Friday, September 28, 2007

UK letter bomber "a confused young man" angry at Government security measures

A British letter bomber, responsible for injuring eight people, was "a confused young man" angry over the development of the British surveillance state.

Cooper had for years harboured a seething resentment over what he perceived as the growing threat to Britain's civil liberties.

The increase in surveillance cameras, anti-terrorist measures and "overbearing" Government control were a constant source of frustration. He had campaigned peacefully against identity cards and the treatment of anti-nuclear protesters, but it was getting him nowhere.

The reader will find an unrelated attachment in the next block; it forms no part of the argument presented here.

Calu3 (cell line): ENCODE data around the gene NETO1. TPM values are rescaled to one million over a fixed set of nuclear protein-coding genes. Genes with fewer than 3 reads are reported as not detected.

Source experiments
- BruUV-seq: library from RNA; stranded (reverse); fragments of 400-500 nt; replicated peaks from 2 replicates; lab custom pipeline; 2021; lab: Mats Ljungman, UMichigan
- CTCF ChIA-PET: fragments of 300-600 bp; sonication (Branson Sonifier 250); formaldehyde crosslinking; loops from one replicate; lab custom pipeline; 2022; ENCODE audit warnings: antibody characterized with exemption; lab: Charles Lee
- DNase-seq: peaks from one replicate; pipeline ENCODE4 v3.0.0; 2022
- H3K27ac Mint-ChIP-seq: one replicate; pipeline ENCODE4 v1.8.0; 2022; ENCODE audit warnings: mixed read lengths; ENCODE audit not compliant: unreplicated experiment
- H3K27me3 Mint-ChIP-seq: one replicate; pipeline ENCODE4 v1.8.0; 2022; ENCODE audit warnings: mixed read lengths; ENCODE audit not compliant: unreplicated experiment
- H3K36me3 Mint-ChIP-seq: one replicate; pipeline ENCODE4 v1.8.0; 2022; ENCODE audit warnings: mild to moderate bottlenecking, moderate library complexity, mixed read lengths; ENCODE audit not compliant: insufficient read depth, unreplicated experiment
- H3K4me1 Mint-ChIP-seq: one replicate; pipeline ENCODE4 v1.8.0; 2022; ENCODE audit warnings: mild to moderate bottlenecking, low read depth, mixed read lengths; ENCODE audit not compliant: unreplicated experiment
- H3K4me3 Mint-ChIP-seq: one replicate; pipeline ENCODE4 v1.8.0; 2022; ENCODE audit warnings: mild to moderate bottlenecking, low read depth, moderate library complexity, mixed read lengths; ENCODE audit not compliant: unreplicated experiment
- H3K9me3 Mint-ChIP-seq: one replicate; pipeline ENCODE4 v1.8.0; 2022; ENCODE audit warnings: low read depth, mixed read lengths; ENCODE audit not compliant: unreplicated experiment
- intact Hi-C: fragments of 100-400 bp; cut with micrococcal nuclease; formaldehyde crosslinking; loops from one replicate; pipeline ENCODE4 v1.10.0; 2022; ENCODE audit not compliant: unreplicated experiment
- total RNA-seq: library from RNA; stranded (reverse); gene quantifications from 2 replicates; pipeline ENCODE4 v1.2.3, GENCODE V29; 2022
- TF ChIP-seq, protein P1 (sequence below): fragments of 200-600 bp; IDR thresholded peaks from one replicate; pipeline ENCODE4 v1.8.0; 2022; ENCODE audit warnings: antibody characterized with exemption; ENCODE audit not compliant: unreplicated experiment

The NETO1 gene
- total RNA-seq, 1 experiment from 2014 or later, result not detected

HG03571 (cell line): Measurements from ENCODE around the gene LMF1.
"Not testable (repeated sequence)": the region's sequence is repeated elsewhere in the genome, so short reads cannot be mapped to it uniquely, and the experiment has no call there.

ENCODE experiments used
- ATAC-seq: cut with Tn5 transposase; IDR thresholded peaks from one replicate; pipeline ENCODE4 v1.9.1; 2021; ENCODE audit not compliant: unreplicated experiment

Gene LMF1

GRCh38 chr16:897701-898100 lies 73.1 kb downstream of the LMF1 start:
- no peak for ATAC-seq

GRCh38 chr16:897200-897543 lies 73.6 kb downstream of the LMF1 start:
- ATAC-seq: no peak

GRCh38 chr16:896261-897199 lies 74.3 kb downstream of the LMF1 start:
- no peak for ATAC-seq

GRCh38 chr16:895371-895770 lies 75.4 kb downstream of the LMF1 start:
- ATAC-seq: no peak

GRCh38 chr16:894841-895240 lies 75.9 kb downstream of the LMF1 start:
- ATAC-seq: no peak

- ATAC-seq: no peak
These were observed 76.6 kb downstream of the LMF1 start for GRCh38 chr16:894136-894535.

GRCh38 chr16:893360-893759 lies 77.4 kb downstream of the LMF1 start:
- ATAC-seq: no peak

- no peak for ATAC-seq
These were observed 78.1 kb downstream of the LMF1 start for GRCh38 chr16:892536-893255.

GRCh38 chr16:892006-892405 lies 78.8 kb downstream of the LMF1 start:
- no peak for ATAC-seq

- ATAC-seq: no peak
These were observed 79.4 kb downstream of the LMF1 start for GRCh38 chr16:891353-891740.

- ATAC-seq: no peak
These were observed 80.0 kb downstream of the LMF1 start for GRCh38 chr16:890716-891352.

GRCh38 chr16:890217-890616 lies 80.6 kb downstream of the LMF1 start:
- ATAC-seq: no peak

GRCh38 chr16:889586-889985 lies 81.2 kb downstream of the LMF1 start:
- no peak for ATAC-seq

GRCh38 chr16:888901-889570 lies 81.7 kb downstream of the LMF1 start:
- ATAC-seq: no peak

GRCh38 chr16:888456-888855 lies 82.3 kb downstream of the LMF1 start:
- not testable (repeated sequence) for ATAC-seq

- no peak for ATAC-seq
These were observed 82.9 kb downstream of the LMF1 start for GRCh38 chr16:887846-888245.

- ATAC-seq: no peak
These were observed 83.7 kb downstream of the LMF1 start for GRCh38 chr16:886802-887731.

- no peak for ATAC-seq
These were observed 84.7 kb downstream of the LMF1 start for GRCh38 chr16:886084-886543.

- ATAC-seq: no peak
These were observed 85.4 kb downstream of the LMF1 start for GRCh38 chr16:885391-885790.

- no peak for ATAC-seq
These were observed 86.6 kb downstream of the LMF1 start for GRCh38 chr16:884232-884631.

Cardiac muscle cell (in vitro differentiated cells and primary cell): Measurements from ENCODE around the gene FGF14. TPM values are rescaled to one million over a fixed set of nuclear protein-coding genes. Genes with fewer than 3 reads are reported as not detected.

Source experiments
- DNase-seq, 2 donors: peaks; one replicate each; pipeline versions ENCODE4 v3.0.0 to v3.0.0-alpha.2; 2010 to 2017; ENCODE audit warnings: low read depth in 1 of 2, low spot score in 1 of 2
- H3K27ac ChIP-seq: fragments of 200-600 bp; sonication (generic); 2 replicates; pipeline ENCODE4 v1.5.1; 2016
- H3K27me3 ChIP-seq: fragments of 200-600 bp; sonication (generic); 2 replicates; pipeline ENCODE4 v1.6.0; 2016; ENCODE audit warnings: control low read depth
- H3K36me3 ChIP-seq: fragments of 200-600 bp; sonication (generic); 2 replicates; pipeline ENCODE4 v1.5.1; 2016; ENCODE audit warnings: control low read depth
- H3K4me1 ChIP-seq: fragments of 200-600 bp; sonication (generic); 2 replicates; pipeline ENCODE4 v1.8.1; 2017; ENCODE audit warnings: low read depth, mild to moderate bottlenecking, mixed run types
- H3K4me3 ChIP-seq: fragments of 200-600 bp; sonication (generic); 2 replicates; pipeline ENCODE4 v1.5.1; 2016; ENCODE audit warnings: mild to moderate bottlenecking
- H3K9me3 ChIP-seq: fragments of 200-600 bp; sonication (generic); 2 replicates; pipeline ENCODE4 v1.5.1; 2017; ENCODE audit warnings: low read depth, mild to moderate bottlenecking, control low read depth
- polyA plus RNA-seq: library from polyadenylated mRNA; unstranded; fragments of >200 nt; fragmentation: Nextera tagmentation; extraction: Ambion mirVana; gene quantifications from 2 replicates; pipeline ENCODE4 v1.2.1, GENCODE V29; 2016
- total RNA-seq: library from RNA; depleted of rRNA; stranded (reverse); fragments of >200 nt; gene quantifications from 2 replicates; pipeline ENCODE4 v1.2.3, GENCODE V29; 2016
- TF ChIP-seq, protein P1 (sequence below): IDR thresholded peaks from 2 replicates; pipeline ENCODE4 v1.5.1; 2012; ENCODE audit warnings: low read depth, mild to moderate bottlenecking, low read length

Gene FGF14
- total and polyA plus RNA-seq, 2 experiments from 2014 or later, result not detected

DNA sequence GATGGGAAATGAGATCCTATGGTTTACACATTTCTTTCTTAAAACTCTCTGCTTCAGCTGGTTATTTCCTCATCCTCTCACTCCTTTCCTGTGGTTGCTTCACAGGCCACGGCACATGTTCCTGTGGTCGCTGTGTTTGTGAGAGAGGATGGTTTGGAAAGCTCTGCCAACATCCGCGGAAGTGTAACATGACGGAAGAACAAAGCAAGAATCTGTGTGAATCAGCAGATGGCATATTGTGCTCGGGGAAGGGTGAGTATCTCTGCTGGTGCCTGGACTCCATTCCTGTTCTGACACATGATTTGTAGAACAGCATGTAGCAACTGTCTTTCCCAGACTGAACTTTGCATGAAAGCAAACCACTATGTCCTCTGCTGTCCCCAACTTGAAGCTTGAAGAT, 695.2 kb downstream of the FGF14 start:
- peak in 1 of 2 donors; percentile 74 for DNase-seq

The catalyst for his change in tactics came in 2003 following the decision to hold on record the DNA of his father, Clive, despite his being cleared of an allegation of assault.

Cooper, a confused young man who had difficulty forming social relationships, suddenly had a cause to channel his anger.

The hate rhetoric of the Left, the seething over its impotence in changing security and defense policy, is more than the expression of inchoate rage. It's the seedbed for this type of domestic terrorism. Watch for the "Kos Kidz," the readers of The Daily Kos blogsite, to start falling into this practice in the not-distant future.

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